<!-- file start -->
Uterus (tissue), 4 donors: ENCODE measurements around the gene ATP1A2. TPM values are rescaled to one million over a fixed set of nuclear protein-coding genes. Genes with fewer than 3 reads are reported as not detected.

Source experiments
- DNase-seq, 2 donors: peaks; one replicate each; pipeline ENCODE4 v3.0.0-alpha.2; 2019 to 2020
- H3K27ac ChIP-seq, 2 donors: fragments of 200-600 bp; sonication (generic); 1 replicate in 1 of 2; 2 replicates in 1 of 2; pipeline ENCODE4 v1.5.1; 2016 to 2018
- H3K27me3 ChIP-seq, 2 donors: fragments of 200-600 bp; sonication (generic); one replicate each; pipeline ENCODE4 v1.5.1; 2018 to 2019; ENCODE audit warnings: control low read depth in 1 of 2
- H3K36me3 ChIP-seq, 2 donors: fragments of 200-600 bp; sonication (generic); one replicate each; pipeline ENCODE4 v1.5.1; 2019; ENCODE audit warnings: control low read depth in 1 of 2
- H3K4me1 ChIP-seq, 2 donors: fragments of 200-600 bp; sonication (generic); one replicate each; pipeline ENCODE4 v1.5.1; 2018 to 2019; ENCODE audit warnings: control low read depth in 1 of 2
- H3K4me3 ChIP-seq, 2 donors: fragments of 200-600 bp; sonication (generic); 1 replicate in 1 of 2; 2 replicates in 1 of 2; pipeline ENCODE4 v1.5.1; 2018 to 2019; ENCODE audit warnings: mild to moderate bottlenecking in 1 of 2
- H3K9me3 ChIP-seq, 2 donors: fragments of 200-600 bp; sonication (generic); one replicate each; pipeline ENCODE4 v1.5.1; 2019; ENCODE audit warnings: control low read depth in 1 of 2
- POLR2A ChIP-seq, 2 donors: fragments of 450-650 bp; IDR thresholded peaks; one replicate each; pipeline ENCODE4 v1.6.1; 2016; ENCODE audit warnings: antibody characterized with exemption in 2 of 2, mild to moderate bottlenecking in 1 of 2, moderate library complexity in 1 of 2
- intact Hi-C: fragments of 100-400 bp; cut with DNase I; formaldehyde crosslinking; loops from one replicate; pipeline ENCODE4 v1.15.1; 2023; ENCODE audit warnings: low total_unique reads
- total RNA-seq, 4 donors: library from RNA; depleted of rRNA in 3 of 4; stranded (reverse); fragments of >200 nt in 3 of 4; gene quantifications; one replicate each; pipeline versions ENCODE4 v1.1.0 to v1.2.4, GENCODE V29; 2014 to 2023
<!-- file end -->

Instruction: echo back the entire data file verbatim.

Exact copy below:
Uterus (tissue), 4 donors: ENCODE measurements around the gene ATP1A2. TPM values are rescaled to one million over a fixed set of nuclear protein-coding genes. Genes with fewer than 3 reads are reported as not detected.

Source experiments
- DNase-seq, 2 donors: peaks; one replicate each; pipeline ENCODE4 v3.0.0-alpha.2; 2019 to 2020
- H3K27ac ChIP-seq, 2 donors: fragments of 200-600 bp; sonication (generic); 1 replicate in 1 of 2; 2 replicates in 1 of 2; pipeline ENCODE4 v1.5.1; 2016 to 2018
- H3K27me3 ChIP-seq, 2 donors: fragments of 200-600 bp; sonication (generic); one replicate each; pipeline ENCODE4 v1.5.1; 2018 to 2019; ENCODE audit warnings: control low read depth in 1 of 2
- H3K36me3 ChIP-seq, 2 donors: fragments of 200-600 bp; sonication (generic); one replicate each; pipeline ENCODE4 v1.5.1; 2019; ENCODE audit warnings: control low read depth in 1 of 2
- H3K4me1 ChIP-seq, 2 donors: fragments of 200-600 bp; sonication (generic); one replicate each; pipeline ENCODE4 v1.5.1; 2018 to 2019; ENCODE audit warnings: control low read depth in 1 of 2
- H3K4me3 ChIP-seq, 2 donors: fragments of 200-600 bp; sonication (generic); 1 replicate in 1 of 2; 2 replicates in 1 of 2; pipeline ENCODE4 v1.5.1; 2018 to 2019; ENCODE audit warnings: mild to moderate bottlenecking in 1 of 2
- H3K9me3 ChIP-seq, 2 donors: fragments of 200-600 bp; sonication (generic); one replicate each; pipeline ENCODE4 v1.5.1; 2019; ENCODE audit warnings: control low read depth in 1 of 2
- POLR2A ChIP-seq, 2 donors: fragments of 450-650 bp; IDR thresholded peaks; one replicate each; pipeline ENCODE4 v1.6.1; 2016; ENCODE audit warnings: antibody characterized with exemption in 2 of 2, mild to moderate bottlenecking in 1 of 2, moderate library complexity in 1 of 2
- intact Hi-C: fragments of 100-400 bp; cut with DNase I; formaldehyde crosslinking; loops from one replicate; pipeline ENCODE4 v1.15.1; 2023; ENCODE audit warnings: low total_unique reads
- total RNA-seq, 4 donors: library from RNA; depleted of rRNA in 3 of 4; stranded (reverse); fragments of >200 nt in 3 of 4; gene quantifications; one replicate each; pipeline versions ENCODE4 v1.1.0 to v1.2.4, GENCODE V29; 2014 to 2023